Ever since The Handmaid’s Tale premiered back in 2017, there have been characters viewers have wanted to know more about. From Serena Joy Waterford to the original "OfGlen," Emily, the show has taken time out of June’s story to flesh these supporting roles out. But the woman who fans have been most curious about, Aunt Lydia, has thus far remained a mystery. Now, with Season 3, Episode 8, "Unfit," Aunt Lydia’s backstory has finally been revealed. Warning: Spoilers for The Handmaid’s Tale Season 3 follow.
There are things fans always knew about Lydia, even without a deep dive into her past. She is a true believer, an evangelical Christian willing to break the spirits of women who are seen as "sinners" for the good of the new country, and most of all, for the children. This suggests she’s someone who has always turned to religion and prioritized the importance of children in an infertile world, even before the rise of Gilead.
But going from a belief in God and children to beating fertile women into submission (in some cases literally) seems a stretch. What was the incident that set Lydia on the path to being Gilead’s leading Aunt?
It turns out, she started out as a teacher.
The series doesn’t deep dive into Lydia’s time teaching elementary school, and more’s the pity for that. One of the more puzzling aspects of pre-Gilead America is how institutions, like public education, worked in a world where the child population had dwindled to a trickle. As viewers saw with June in Season 1, parents not prioritizing their children above all else was frowned upon heavily, since they had been gifted with something few could have.
The series focuses on an incident not unlike June’s failure to be on time to pick up Hannah. Viewers see Lydia after school, waiting with a little boy whose mother arrives late to get him. After meeting the struggling single mom, Lydia, out of the goodness of her heart, takes them both home and feeds them dinner.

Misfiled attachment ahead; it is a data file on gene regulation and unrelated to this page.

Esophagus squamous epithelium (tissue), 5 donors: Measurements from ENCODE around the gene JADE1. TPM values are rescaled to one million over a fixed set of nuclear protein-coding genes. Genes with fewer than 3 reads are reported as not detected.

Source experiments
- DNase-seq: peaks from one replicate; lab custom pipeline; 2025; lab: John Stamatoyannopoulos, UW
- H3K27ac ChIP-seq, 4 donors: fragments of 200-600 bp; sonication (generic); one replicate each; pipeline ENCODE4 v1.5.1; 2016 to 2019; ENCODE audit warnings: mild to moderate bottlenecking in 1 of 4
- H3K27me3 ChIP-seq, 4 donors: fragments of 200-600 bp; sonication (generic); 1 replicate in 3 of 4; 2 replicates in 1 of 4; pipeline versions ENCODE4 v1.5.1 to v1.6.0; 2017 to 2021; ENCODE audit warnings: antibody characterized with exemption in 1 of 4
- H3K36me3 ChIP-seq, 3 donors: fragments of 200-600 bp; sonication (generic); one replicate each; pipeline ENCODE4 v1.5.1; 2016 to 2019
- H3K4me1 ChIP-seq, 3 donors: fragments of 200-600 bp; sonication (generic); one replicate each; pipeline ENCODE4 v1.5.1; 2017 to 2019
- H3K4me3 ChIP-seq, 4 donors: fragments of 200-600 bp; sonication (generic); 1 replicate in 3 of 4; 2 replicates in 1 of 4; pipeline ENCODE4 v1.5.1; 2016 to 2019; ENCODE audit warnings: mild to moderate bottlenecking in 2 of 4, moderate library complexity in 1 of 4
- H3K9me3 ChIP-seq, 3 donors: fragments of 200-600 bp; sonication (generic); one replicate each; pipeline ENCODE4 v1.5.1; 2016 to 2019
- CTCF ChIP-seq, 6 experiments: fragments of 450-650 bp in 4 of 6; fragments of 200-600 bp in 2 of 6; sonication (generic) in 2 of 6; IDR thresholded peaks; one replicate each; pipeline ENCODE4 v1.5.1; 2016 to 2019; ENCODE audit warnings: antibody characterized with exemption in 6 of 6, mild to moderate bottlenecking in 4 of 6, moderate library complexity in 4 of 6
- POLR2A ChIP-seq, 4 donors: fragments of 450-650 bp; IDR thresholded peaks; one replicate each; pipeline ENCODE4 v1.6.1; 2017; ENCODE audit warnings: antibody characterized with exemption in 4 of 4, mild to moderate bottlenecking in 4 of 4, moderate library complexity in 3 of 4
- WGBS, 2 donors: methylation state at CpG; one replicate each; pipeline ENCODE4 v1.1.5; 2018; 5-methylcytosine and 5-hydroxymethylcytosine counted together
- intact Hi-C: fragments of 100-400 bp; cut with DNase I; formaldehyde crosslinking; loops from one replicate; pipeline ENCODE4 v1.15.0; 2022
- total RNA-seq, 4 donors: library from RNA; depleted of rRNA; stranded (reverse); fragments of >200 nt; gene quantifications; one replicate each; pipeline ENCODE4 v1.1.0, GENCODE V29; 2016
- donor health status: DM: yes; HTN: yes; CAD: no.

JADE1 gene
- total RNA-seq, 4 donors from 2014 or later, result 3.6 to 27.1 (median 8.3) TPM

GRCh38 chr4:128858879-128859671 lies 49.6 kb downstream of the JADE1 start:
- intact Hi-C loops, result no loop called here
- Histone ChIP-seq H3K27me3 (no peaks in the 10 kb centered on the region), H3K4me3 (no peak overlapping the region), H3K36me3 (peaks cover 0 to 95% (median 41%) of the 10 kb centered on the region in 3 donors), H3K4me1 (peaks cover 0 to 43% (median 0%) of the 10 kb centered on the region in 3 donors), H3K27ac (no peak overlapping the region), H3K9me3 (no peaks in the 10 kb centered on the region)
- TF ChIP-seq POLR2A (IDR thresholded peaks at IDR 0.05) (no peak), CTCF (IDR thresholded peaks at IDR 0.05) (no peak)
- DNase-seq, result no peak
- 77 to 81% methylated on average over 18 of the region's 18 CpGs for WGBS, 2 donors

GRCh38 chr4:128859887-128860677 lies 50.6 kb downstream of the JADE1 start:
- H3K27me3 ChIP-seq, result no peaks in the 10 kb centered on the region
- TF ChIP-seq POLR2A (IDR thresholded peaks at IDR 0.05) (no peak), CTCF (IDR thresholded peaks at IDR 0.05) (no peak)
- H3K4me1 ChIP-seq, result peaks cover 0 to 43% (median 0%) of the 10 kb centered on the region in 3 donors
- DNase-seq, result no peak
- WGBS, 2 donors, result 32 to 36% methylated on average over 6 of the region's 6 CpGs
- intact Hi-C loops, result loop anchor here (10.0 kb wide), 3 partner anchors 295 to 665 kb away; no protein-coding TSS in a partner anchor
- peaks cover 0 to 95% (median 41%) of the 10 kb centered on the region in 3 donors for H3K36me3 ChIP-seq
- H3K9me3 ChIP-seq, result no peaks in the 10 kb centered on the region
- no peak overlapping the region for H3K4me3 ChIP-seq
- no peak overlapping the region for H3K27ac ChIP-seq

It’s the beginning of a lonely woman’s chance at an adopted family. Lydia is a caretaker with no one to take care of, and soon both the mother and son are coming for the holidays and pushing Lydia to open her closed heart to the possibility of love and her own family.
It’s a terrible mistake.
Lydia’s attempt at a relationship runs right into her own moral straightjacket. When she finds herself in the arms of her date, she freezes up in horror. She’s humiliated at the very notion that she could have wantonly spent the night with someone. Instead of opening up her heart in ways to the possibility of romance, the experience sends her spiraling into a rage that she was so weak as to enjoy herself, if only for a moment.
Like an animal in pain, she lashes out, calling the authorities on the boy’s mother, alerting them to "moral weaknesses" in a parent, and all because the poor mother wanted Lydia to be happy. The boy winds up in foster care. And Lydia takes her first step on the path to the emotionless twisted horror show of a woman June knows today.
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